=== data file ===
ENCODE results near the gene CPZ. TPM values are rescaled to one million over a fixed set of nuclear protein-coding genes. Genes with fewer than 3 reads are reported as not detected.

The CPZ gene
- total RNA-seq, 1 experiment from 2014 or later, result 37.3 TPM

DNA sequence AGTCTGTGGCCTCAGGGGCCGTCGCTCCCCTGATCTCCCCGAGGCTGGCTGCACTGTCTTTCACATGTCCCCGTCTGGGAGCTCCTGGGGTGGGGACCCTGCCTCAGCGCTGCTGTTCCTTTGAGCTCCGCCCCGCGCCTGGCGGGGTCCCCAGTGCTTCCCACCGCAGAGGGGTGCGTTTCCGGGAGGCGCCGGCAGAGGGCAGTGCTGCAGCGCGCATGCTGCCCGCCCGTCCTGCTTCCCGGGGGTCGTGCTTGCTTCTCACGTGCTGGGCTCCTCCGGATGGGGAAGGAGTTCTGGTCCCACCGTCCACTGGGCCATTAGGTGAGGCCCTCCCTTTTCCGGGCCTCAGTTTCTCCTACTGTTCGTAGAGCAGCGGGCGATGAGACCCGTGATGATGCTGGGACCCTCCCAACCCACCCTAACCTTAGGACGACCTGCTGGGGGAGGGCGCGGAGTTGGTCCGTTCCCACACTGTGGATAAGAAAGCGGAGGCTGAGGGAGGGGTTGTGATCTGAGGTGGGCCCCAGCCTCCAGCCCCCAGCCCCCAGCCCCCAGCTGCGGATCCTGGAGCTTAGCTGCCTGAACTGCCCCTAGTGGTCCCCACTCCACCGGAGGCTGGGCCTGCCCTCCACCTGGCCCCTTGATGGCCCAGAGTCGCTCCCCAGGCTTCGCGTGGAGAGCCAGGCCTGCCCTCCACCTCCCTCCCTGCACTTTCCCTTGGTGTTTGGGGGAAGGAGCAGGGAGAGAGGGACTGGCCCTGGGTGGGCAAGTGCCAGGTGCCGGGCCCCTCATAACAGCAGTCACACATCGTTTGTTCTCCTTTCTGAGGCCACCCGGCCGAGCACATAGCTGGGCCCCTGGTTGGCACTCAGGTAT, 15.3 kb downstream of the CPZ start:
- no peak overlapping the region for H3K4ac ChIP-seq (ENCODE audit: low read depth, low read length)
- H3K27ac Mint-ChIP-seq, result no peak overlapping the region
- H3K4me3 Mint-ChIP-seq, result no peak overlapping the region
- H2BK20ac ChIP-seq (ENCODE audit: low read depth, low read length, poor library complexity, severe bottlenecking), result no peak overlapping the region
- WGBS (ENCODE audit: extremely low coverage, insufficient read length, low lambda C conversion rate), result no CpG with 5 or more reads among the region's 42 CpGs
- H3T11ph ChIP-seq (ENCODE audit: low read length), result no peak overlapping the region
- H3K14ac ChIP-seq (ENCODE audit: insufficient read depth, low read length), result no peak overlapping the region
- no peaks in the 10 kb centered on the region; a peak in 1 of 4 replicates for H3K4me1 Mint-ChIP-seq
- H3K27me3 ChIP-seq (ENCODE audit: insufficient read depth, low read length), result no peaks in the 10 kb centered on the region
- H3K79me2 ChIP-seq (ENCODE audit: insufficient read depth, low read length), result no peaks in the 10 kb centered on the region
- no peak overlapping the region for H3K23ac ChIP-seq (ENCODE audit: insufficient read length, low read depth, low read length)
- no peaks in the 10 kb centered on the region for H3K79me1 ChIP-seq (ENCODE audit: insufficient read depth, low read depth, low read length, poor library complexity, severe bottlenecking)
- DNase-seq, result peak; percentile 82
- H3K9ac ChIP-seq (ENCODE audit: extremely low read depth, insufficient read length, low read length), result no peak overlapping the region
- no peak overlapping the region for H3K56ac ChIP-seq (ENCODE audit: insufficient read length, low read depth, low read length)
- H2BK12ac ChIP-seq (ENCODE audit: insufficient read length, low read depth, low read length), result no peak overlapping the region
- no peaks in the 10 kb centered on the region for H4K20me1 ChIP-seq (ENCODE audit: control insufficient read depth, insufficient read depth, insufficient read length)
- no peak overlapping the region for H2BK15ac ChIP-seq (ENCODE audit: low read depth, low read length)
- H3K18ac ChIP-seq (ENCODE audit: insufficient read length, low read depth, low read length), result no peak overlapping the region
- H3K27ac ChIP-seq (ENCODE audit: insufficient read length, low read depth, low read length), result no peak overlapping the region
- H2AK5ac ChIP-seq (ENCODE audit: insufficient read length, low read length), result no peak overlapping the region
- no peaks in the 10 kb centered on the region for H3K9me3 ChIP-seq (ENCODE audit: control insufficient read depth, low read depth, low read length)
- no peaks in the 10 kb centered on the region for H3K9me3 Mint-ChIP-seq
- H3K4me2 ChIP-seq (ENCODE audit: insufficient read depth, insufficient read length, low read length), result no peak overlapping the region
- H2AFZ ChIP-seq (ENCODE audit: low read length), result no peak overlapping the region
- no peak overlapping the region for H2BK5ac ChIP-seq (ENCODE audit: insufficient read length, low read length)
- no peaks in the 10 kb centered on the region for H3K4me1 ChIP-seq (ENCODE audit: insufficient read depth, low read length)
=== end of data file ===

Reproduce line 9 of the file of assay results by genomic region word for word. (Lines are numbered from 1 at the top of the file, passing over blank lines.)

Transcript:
- WGBS (ENCODE audit: extremely low coverage, insufficient read length, low lambda C conversion rate), result no CpG with 5 or more reads among the region's 42 CpGs